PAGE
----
Somalia

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A man in chains next to some palm trees

Layla Mahmood

Journalist - @Laylucha26

The US is deporting record numbers of Somalis - some of whom have lived in America almost all their lives.

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Somalia is exporting fish after 30-year lull

Will Ross

Africa editor, BBC World Service

Somali vendors prepare fish for sale at Bosaso beach in Puntland northeastern Somalia, on December 17, 2016.
AFP

For the first time in 30 years Somalia has begun exporting fish to neighbouring Kenya, thanks in part to a reduction in the level of piracy off the Somali coast.

The civil war in Somalia has prevented many businesses from developing. but fish traders in the port of Kismayo say they are now able to export thanks to better refrigeration at a new processing factory.

Kingfish and tuna are the most popular.

In recent years Kenya has increased its imports of fish from China as the country's supply, from the coast as well as Lake Victoria, has been unable to match demand.

German aid worker 'being held in central Somalia'

Ibrahim Aydid

BBC Monitoring

A German aid worker who was abducted early last month from Mogadishu is reportedly being held in the Mudug region of central Somalia.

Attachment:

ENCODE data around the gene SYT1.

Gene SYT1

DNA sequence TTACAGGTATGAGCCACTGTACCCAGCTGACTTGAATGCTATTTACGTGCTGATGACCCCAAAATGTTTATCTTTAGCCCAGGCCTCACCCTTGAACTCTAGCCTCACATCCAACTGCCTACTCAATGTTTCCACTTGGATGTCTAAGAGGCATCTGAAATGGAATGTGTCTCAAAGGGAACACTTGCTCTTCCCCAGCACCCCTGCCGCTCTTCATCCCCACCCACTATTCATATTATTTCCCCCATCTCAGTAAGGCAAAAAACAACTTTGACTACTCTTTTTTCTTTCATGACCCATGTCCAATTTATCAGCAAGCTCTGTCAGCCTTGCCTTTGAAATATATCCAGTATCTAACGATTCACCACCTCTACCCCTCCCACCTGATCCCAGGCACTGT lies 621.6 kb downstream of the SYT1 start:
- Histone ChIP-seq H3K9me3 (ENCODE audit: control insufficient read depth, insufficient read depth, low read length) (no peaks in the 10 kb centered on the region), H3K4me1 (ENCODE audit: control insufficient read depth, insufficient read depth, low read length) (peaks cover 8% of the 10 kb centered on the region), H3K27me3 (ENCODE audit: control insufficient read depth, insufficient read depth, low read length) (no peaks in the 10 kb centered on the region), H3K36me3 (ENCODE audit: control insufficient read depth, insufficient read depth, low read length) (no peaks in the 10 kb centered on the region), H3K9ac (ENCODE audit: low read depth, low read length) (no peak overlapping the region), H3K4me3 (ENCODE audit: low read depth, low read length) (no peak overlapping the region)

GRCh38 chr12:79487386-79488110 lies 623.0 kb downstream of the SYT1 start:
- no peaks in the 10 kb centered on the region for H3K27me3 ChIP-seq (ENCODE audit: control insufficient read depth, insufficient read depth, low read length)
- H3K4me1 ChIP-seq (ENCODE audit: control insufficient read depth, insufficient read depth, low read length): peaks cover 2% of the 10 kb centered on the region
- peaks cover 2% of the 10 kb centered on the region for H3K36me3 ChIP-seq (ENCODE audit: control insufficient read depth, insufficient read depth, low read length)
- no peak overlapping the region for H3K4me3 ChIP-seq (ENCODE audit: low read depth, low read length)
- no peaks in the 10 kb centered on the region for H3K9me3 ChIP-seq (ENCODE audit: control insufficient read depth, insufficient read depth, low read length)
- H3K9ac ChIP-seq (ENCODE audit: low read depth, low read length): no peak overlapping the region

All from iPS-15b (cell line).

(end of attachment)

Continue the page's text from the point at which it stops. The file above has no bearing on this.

Reports are saying that the woman is in the hands of armed men in an area about three miles (5km) from Hobyo district.

One of the residents of the area where the aid worker - a nurse, who was working with the International Committee of the Red Cross (ICRC) - is being held told the media she was in the hands of about 10 abductors.

He says the abductors have built tents in a place that consists of hills and caves.

According to the IRCR, the nurse had been delivering first aid training for local responders and caring for Somalis at hospitals, health clinics and places of detention when she was seized.

Somalia bans toy gun imports on Eid

Ibrahim Aydid

BBC Monitoring

Somalia's government has released a circular banning importation of toy pistol, guns and bombs on Eid days.

The circular warned businesses importing the toys could have wider implications for the country, possibly motivating the children to engage in violent acts themselves.

Businesses should rather import other goods which will help the children learn over the period, it said.